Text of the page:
Resolving conflict, effectively, is a talent, and if mastered at a young age will carry through into adulthood. By aiding children in learning how to manage conflict, we will help them to experience a joyful social life filled with genuine friendships. By equipping children of all ages with conflict resolution strategies, we will help them in being a good friend. Outlined below are several strategies that are proven to be effective in resolving conflicts in most situations.
Frustration, anger, and other strong emotions may run high during a conflict; therefore, all parties need to step away and calm down. Attempting to resolve an issue, while children are upset will never work.
Listen, Speak, and Understand
Once everyone is calm, each child should have the opportunity to state their view of the problem. Placing blame and focusing on the cause of the conflict is rendered ineffective, and a workable solution will never be reached. Instead use “I” statements, such as, “I feel hurt when…”
While one party is speaking calming, the other party should be listening. Listening is something that can be difficult, and if this is not mastered as children, it will never be part of their adult lives. Active listening requires one person to actually see the situation from the other person’s view – even if they don’t agree. In addition, active listening means that you are looking (not staring) at the other person, to indicate that they have your full attention. Also, do not interrupt when the other person is speaking, but add some “listening noises”, to confirm that you are hearing and understanding what the other person is saying. Finally, when the other person is finished speaking, repeat what they have said, so that you understand, and the other person feels confident that they have relayed their feelings in a way they feel valued.
An apology is the first step to repairing damaged relationships, and makes improvements from this moment forward.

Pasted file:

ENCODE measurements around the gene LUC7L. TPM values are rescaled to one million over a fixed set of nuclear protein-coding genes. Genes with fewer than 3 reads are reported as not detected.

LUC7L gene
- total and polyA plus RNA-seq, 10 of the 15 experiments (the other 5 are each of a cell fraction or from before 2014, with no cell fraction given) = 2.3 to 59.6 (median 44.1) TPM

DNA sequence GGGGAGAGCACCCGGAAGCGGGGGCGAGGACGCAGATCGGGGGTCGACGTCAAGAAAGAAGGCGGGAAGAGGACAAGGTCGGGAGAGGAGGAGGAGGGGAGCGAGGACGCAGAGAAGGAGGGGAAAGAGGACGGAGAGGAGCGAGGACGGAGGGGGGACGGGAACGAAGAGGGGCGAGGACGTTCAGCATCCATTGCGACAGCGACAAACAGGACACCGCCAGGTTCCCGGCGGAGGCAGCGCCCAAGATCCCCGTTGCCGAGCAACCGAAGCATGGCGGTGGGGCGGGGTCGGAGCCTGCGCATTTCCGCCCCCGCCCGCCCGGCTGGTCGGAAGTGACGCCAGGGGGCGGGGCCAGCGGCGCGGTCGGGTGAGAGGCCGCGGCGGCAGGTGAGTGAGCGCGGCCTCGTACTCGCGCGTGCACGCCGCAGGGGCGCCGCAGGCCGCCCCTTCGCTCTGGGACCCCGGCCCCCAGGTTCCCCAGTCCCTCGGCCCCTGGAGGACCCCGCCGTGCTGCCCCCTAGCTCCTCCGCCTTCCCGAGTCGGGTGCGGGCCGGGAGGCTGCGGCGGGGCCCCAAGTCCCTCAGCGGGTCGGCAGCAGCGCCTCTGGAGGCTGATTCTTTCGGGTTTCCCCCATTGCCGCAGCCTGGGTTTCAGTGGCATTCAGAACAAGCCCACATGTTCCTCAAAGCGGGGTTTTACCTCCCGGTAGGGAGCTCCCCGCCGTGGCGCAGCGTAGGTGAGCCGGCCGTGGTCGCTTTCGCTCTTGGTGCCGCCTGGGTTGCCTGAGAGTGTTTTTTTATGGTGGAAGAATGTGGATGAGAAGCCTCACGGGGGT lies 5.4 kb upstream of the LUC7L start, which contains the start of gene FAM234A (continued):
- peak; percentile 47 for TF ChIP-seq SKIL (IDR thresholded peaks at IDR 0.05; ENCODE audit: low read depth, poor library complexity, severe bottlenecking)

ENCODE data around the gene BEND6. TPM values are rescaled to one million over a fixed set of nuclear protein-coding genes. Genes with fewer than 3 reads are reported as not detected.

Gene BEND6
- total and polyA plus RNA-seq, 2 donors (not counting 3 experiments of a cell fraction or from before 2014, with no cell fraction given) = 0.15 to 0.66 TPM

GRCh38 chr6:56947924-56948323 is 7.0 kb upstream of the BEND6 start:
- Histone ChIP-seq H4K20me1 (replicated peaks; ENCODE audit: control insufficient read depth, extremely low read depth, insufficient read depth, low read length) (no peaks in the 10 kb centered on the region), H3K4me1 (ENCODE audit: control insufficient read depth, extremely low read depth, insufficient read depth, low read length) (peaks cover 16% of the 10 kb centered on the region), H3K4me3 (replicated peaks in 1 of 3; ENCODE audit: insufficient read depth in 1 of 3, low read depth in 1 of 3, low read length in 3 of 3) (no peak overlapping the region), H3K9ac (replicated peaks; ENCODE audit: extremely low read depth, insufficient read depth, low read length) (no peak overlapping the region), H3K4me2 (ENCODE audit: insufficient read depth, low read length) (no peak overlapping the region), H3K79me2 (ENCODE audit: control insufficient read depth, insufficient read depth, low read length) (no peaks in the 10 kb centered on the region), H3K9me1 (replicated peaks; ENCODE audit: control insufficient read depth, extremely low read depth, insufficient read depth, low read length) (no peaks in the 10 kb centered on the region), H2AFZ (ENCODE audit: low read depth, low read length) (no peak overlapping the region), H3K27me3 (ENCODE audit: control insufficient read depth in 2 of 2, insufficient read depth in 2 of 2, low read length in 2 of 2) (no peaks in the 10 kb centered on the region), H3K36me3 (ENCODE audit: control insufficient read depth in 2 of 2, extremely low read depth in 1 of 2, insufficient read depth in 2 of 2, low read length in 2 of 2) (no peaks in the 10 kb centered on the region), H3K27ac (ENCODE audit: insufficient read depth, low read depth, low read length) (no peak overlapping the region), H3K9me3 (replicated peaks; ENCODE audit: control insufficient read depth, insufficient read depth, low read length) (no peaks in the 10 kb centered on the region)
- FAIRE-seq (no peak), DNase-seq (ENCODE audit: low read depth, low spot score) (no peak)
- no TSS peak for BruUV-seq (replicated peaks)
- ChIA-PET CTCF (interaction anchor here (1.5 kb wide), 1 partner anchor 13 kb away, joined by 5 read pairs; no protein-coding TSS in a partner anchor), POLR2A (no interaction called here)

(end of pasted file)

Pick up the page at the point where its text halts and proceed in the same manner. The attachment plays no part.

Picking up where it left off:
When an apology is good and sincere, the other person should be hearing regret, responsibility, and a willingness to remedy the situation. Using the words “I’m sorry” is not enough, as you also need to acknowledge how the other person was hurt by your actions and/or words. Also, offer suggestions as to how you will fix the current situation and avoid it in the future.
In addition to apologizing, ask for forgiveness for your part in the conflict.
On the other hand, an insincere or “bad” apology falls short, if the victim is blamed or criticized, behavior is justified, or excuses are made, and consequences are minimized. An example of a bad apology would be, “it was just a joke”.
Find a Solution
Children should be empowered to brainstorm a solution on their own, with the aim being to find a solution that makes everyone satisfied with the results. Children should be reminded that every opinion should be heard, and that no idea should be criticized or deemed “silly”. Writing down any and all ideas is a great way to view a feasible solution, and to resolve a conflict.
Reflect on the conflict
Relay your feelings
Listen to the other person
Find a solution
Discuss how each person will behave differently in the future
Speak calmly again, if current solution is not working for both parties
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